How Your Liability Insurance Works

It is essential that you know your liability coverage and how it works for your business.

As a business owner, you need to be keenly aware that a minor incident could result in a big legal problem. Today, a spilled cup of coffee or an implied injury from your product can result in a lawsuit.   General liability insurance, property insurance, and worker’s compensation insurance are a must to be in business.  Your liability insurance will protect the assets of your business in the event it is sued for something it was perceived (right or wrong) to have done to injure or cause damage.

General liability insurance covers legal fees and damages in a covered claim and/or lawsuit.  Bodily injury, property damage, personal injury, and general damages are normally covered in this policy.  Punitive damages are usually not covered as they are awarded when it is determined the act was intentional.

In addition, your policy will spell out maximum coverage and limits during the policy period.   It may make sense to purchase a commercial umbrella policy to cover additional risk.  Review the limits and work with your commercial agent to determine what is best for your business.  You can also check with your state department of insurance to check for past cases and outcomes in helping to determine your company’s coverage limits.

General liability coverage can be purchased as part of a business owner’s policy or separately.  A business owner’s policy will package the liability with the property insurance.  Normally, when part of a business owner’s policy, the liability limits are fairly low.  You should review and assess risk with your commercial insurance agent.  Things to keep in mind are your perceived risk, like operating a lot of heavy machinery or have a fleet of vehicles on the road than say a signage business.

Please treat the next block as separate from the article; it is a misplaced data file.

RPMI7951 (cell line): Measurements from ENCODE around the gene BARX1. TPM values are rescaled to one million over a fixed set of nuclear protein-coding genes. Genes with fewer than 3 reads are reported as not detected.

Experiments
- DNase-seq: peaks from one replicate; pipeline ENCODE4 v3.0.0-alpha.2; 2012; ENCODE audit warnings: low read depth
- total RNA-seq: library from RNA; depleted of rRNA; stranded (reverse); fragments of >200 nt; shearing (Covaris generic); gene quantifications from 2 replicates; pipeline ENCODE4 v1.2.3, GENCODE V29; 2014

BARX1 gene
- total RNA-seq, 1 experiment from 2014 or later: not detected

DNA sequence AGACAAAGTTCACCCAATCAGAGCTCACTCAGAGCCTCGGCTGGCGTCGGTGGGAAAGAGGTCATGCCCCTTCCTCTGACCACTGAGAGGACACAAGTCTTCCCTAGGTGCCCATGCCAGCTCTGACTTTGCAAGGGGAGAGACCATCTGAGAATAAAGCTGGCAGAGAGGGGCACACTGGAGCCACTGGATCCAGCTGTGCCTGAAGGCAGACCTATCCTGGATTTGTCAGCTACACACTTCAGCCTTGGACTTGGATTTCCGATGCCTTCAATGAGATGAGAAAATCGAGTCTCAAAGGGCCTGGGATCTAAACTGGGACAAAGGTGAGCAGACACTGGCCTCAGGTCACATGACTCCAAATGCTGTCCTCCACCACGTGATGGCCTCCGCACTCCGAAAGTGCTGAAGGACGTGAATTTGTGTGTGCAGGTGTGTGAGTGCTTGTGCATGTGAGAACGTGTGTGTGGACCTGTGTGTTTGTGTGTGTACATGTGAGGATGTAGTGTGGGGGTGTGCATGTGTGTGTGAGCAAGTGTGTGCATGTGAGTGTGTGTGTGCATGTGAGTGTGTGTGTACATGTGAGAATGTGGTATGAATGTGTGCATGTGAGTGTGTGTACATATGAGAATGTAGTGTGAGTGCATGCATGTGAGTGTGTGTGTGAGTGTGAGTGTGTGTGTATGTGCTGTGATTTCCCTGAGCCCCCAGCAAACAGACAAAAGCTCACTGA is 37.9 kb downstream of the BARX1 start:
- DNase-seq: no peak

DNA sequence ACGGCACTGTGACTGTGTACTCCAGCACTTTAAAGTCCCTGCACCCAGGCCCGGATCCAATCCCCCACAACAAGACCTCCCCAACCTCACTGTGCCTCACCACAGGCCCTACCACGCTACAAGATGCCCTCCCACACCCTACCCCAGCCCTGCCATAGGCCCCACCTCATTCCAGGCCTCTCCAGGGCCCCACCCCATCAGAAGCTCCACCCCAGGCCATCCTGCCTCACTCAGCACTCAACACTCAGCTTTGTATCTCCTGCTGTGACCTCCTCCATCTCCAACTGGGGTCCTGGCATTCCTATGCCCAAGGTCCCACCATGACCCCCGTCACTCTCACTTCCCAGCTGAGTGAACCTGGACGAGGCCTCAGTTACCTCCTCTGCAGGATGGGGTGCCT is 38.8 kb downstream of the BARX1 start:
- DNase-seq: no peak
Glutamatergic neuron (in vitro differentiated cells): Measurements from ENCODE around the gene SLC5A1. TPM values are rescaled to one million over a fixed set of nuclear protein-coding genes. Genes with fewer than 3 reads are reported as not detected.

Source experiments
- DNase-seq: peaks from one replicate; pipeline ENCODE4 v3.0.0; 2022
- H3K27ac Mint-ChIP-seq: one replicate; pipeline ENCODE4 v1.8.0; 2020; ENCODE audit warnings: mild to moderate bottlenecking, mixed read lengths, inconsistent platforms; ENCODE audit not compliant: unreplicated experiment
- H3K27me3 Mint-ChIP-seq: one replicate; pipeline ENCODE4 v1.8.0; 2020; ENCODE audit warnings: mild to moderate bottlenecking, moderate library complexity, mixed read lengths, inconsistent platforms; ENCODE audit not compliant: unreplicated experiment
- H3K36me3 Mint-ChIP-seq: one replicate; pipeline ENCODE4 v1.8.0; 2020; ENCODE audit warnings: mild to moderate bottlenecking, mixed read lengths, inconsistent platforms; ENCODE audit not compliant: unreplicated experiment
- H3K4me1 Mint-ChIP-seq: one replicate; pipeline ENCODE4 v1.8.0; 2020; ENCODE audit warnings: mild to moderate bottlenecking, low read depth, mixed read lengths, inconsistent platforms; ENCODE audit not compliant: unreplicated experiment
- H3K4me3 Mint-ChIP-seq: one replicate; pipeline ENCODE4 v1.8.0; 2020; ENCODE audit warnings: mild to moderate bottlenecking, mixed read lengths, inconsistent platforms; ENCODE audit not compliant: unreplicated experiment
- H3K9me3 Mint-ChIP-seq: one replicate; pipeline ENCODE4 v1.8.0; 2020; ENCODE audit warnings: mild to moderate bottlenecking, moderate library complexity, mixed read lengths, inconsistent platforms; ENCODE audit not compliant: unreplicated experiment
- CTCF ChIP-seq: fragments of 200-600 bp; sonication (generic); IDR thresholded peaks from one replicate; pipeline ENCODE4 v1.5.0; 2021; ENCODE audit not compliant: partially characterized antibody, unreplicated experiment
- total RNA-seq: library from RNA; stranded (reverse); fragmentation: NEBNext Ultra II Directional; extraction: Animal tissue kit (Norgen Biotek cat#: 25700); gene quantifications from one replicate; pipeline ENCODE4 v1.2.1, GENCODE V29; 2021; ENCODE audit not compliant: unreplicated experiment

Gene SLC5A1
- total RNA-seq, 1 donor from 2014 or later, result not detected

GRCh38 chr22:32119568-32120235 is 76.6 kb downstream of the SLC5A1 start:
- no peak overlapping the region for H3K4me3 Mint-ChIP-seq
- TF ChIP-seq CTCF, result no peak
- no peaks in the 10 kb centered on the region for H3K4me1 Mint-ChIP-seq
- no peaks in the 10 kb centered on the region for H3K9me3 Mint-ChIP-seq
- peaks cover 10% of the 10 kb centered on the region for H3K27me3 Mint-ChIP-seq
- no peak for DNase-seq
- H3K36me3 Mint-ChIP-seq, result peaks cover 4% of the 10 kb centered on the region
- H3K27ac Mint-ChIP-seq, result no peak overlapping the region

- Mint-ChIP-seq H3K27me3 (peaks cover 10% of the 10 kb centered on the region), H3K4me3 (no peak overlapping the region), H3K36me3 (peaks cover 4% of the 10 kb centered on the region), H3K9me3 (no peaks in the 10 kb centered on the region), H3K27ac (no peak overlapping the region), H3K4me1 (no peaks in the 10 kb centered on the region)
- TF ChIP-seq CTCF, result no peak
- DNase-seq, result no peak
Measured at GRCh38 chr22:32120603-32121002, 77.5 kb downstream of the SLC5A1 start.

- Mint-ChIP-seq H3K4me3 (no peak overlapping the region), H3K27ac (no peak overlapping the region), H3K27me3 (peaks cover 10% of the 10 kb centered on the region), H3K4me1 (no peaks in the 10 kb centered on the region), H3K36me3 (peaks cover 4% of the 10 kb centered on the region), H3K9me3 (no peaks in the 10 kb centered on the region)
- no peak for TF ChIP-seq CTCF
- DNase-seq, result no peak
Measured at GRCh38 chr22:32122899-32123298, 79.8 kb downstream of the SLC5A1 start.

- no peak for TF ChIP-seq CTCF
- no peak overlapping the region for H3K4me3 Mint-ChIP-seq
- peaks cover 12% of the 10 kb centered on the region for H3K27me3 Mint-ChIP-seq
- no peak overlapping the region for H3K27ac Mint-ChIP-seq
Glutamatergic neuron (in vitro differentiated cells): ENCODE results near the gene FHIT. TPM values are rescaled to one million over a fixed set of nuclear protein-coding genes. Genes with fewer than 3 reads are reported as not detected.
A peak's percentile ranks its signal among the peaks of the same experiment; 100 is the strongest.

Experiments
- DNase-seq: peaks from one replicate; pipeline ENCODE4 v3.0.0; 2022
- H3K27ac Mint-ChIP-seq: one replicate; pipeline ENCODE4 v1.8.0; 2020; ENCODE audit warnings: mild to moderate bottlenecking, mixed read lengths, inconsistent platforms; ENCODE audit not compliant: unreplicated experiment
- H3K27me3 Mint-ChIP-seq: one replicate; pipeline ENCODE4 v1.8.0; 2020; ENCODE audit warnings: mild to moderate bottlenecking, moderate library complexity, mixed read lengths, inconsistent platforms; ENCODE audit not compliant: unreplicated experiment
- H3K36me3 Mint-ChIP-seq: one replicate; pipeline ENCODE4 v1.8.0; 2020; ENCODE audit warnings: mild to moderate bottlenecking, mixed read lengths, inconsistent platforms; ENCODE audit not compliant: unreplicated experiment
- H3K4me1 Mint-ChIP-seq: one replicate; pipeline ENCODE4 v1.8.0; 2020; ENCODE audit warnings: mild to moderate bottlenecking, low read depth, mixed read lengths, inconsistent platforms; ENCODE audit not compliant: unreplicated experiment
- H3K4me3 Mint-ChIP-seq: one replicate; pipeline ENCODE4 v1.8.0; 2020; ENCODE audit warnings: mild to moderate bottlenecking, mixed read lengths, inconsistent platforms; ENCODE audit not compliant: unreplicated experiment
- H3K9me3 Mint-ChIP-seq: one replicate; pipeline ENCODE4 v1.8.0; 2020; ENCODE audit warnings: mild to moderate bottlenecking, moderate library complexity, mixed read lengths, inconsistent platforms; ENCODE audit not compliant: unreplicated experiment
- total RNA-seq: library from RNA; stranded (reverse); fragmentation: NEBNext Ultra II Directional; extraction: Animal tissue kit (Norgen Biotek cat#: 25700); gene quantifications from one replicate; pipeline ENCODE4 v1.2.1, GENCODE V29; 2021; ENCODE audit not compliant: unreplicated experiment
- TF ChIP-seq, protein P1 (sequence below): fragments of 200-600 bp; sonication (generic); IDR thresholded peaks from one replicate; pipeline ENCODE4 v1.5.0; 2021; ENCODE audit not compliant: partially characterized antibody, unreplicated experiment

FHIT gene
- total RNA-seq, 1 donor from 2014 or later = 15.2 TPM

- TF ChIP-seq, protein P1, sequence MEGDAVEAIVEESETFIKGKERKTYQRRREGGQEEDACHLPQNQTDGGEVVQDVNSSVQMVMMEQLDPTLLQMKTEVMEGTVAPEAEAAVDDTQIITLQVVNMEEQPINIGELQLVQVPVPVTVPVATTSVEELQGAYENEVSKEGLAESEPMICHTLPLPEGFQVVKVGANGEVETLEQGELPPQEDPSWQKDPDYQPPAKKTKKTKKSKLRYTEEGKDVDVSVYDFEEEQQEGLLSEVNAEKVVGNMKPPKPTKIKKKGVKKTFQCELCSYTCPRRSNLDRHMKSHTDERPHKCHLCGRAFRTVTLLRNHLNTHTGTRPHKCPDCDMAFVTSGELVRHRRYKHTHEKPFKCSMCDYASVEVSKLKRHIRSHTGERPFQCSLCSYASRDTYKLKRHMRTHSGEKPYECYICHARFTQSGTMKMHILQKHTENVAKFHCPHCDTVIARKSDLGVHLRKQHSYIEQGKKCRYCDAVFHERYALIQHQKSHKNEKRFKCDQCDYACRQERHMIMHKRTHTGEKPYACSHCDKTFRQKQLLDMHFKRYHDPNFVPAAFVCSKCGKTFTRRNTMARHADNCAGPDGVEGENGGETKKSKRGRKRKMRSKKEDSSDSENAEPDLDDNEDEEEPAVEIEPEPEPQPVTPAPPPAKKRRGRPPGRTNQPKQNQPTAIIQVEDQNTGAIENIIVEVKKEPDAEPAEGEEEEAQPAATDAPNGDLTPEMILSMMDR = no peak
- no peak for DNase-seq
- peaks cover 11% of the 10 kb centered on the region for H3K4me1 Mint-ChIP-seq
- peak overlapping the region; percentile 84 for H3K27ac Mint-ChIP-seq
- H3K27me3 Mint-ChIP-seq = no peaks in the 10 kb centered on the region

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Choosing a Commercial Insurance Agent

You took the plunge and opened a business.  You may be just starting out, or have been in business for awhile.  Now, your hearing about agents, brokers, carriers and agencies and aren’t sure which you should choose for your business.

An agent will represent an insurance company as an intermediary.  They may be captive, meaning they represent just one insurance company, or an independent, representing a number of insurance companies.  In broad terms, the agent’s liability to the customer is administrative in scope.

Commercial Insurance Brokers work as independents with a broad scope of products to offer.  Brokers hold a different license which often indicates a higher level of education and certifications than those of an agent.

Brokers in most cases have a higher standard of accountability to the customer.  They have a duty to analyze and determine the scope of coverage required by your business.  Often, a broker will charge administrative fees or higher premiums to help pay this increased level of expertise.

Brokers usually have a full range of coverage for businesses and may have specialists in their firm.  They may also offer services like safety education, safe driving education and the more.

The larger your business is, the more important you should consider using a broker.

If you have a large number of employees, a large number of vehicles and drivers on the road, or work in a high risk business segment, it probably makes sense to use a broker.

If you have a small business, just a few employees, a couple of vehicles, and in a standard or low risk business segment, its fine to use an agent who specializes in business coverage.

Before deciding whether you will deal with an agent or broker, get as much information to make your decision.  Other or similar businesses can offer insight, as can you trade organization or association.  Your state department of insurance can also be a great resource.